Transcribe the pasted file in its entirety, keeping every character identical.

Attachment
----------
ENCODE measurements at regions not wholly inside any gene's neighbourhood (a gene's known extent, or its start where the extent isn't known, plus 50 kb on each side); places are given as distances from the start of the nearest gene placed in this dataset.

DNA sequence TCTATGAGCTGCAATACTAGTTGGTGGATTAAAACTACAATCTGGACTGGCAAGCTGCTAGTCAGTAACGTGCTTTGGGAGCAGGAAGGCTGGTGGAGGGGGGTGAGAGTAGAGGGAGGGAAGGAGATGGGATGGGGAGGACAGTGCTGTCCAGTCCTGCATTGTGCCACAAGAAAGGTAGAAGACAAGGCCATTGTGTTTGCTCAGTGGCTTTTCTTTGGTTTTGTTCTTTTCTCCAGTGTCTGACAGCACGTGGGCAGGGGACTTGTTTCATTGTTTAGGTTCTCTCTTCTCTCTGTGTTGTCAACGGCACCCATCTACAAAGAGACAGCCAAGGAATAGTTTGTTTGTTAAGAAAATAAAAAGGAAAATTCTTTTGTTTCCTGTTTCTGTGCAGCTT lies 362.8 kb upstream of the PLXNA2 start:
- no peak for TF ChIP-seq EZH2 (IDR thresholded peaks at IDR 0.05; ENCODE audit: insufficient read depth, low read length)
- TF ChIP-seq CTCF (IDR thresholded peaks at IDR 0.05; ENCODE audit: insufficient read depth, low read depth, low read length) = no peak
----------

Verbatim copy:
ENCODE measurements at regions not wholly inside any gene's neighbourhood (a gene's known extent, or its start where the extent isn't known, plus 50 kb on each side); places are given as distances from the start of the nearest gene placed in this dataset.

DNA sequence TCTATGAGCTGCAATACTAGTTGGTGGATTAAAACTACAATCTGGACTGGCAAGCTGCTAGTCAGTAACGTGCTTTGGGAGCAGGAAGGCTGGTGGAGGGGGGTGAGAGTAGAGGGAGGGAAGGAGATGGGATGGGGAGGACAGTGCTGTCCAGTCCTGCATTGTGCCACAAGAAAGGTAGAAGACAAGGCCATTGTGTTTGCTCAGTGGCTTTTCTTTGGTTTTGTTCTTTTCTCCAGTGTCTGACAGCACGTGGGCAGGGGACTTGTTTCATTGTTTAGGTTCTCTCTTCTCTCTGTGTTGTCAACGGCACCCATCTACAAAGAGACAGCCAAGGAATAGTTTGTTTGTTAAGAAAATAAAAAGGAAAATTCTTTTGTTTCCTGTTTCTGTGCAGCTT lies 362.8 kb upstream of the PLXNA2 start:
- no peak for TF ChIP-seq EZH2 (IDR thresholded peaks at IDR 0.05; ENCODE audit: insufficient read depth, low read length)
- TF ChIP-seq CTCF (IDR thresholded peaks at IDR 0.05; ENCODE audit: insufficient read depth, low read depth, low read length) = no peak